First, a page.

There is another evil of a very serious complexion which has manifested itself in our camp. Since the troops from the Southern states have been incorporated and associated in military duty with those from New England, a strong prejudice has assumed its unhappy influence, and drawn a line of distinction between them. Many of the officers from the South are gentlemen of education, and unaccustomed to the equality which prevails in New England: and however desirable, it could scarcely be expected that people from distant colonies, differing in manners and prejudices, could at once harmonize in friendly intercourse. Hence we too frequently hear the burlesque epithet of Yankee from one party, and that of Buckskin, by way of retort, from the other.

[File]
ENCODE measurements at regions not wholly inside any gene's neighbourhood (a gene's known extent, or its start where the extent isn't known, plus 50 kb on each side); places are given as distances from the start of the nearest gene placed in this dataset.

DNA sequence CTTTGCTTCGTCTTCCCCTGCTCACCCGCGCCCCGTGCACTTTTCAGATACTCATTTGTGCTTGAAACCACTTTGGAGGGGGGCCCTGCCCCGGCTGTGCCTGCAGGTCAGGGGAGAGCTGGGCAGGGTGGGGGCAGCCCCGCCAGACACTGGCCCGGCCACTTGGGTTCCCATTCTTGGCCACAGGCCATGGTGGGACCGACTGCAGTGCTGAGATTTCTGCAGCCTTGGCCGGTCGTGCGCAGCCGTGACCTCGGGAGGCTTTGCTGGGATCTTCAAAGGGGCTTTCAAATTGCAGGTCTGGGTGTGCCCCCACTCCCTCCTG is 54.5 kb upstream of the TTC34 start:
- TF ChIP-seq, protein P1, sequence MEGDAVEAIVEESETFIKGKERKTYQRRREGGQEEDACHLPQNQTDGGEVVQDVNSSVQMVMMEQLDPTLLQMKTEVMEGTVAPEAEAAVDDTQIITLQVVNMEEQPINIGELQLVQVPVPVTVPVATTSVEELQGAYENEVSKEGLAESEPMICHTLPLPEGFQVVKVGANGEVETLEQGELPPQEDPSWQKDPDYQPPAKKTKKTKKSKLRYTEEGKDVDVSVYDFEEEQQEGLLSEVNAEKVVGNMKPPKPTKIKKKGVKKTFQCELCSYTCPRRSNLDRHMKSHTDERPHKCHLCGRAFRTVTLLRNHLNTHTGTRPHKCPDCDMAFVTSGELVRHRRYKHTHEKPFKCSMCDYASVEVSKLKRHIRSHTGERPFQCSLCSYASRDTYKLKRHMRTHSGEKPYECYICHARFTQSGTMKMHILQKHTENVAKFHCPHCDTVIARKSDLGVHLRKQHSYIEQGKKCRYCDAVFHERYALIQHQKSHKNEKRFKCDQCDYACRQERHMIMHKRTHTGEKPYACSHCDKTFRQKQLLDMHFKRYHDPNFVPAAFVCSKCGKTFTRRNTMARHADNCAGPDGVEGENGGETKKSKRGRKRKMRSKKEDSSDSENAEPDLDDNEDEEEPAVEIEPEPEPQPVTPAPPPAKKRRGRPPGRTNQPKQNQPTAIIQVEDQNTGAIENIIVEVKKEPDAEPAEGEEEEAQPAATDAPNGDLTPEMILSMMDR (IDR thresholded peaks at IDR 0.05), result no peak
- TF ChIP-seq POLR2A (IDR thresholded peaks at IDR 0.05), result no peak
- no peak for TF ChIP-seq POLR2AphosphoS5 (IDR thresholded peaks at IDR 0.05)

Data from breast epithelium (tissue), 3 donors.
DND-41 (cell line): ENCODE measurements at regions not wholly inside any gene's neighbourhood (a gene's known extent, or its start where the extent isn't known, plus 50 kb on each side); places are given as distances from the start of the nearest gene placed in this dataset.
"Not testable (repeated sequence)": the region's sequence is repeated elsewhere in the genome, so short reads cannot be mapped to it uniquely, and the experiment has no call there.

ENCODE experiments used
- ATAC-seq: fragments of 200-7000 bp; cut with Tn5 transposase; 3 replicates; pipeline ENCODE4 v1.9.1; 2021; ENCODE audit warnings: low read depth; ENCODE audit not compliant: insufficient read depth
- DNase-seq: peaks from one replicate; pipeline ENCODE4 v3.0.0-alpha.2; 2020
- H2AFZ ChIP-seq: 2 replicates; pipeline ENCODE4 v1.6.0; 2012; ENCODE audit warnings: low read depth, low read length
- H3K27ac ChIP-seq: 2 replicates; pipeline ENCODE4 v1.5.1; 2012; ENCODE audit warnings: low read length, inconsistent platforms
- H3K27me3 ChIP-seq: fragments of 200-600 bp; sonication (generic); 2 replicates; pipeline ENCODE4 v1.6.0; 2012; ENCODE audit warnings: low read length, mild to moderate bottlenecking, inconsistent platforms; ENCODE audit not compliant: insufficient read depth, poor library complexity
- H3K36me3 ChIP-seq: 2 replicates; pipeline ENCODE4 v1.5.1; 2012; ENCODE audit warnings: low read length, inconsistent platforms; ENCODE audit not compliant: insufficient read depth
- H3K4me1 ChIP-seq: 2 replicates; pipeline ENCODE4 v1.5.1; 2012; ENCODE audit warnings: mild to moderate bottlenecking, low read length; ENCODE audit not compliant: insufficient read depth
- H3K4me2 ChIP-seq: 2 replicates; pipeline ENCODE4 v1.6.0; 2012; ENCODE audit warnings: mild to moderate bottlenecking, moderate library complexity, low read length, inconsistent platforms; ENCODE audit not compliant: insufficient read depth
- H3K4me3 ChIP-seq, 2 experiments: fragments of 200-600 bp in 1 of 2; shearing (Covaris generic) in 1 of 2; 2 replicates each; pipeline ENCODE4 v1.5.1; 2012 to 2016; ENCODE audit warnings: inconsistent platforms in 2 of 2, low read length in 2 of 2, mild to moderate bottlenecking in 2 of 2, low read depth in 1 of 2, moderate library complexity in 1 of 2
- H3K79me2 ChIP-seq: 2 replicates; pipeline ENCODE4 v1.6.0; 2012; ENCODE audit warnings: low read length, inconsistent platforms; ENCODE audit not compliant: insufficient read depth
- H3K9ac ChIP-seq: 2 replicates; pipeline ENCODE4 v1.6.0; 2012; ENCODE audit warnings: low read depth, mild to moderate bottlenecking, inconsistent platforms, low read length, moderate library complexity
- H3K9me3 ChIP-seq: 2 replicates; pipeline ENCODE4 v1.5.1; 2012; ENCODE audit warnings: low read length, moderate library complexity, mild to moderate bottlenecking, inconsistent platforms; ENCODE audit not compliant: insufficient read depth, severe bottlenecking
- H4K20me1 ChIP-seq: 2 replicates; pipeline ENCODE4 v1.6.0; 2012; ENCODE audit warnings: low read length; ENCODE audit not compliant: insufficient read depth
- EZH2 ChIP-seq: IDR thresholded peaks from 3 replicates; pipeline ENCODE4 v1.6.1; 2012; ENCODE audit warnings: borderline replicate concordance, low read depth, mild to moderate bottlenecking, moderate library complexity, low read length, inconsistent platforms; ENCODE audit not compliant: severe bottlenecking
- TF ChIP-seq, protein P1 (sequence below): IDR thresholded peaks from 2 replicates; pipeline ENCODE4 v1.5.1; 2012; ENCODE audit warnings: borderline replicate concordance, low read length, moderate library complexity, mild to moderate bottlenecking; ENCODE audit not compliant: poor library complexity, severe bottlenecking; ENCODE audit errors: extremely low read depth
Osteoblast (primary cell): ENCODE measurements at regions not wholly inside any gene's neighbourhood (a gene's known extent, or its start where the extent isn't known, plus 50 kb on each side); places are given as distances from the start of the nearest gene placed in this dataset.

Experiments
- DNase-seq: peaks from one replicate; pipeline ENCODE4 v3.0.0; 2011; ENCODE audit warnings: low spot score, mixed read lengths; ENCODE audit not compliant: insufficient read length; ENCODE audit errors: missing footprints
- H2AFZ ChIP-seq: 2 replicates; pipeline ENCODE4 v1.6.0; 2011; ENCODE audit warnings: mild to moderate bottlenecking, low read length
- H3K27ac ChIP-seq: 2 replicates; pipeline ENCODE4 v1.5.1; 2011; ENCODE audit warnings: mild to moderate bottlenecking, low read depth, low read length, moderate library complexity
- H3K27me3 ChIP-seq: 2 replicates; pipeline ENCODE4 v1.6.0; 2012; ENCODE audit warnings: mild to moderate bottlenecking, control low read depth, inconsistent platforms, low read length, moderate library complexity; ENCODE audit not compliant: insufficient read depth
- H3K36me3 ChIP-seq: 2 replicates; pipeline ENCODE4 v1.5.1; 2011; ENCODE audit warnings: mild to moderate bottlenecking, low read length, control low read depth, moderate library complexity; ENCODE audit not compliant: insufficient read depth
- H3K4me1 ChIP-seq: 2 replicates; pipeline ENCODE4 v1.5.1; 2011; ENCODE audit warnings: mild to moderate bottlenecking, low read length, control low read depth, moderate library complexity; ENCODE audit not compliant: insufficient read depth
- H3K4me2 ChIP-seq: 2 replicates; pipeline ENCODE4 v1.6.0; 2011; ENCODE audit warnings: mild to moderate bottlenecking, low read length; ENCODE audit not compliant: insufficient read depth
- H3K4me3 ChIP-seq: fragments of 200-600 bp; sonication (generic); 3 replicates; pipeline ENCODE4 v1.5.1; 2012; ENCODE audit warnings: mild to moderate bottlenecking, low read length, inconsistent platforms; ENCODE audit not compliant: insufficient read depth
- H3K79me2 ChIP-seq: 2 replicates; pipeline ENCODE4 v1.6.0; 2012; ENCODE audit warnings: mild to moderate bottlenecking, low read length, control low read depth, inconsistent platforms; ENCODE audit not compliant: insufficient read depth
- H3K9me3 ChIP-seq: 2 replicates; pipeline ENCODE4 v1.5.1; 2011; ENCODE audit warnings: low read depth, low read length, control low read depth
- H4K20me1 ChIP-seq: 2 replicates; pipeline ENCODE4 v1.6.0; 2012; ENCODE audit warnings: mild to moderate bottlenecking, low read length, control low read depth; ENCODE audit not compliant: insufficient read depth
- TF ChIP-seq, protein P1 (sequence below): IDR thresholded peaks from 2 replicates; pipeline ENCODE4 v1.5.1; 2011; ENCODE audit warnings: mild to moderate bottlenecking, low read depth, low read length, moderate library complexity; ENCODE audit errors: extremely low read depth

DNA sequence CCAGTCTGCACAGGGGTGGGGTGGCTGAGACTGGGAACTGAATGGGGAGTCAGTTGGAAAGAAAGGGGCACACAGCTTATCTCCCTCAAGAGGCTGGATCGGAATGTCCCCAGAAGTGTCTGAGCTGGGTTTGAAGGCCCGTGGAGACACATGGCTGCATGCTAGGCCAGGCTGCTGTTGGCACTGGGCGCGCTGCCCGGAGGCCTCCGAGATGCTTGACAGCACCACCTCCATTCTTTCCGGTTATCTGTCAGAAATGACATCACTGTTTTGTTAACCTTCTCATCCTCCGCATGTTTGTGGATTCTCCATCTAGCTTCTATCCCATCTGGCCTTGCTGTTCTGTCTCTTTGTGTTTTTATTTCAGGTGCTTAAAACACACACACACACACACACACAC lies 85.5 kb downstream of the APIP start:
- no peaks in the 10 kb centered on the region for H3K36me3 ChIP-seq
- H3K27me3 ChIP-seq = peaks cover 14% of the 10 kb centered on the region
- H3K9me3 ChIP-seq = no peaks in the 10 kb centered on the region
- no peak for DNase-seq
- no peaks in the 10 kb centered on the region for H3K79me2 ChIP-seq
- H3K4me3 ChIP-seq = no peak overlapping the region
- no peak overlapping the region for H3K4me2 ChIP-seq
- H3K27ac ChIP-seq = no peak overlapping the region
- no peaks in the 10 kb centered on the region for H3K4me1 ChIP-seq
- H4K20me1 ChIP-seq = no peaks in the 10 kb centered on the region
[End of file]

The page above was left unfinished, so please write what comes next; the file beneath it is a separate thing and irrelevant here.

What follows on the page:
The lack of a social distinction between New England officers and soldiers wasn’t simply about leadership and discipline. Pennsylvania officers like Alexander Graydon may have perceived that the common nature of New England officers potentially undermined their commitment to the cause for which the army served. To Graydon a gentleman, by education and by financial security, could focus his efforts on the idealistic cause at hand with devotion purely to military duty. An officer who was a common working man would still have his own financial interests ahead of his patriotic goals and military occupation. In his memoirs, Gradyon elaborated on an encounter where he saw a New England Colonel told to carry his own rations from the commissary, by Connecticut General, Israel Putnam.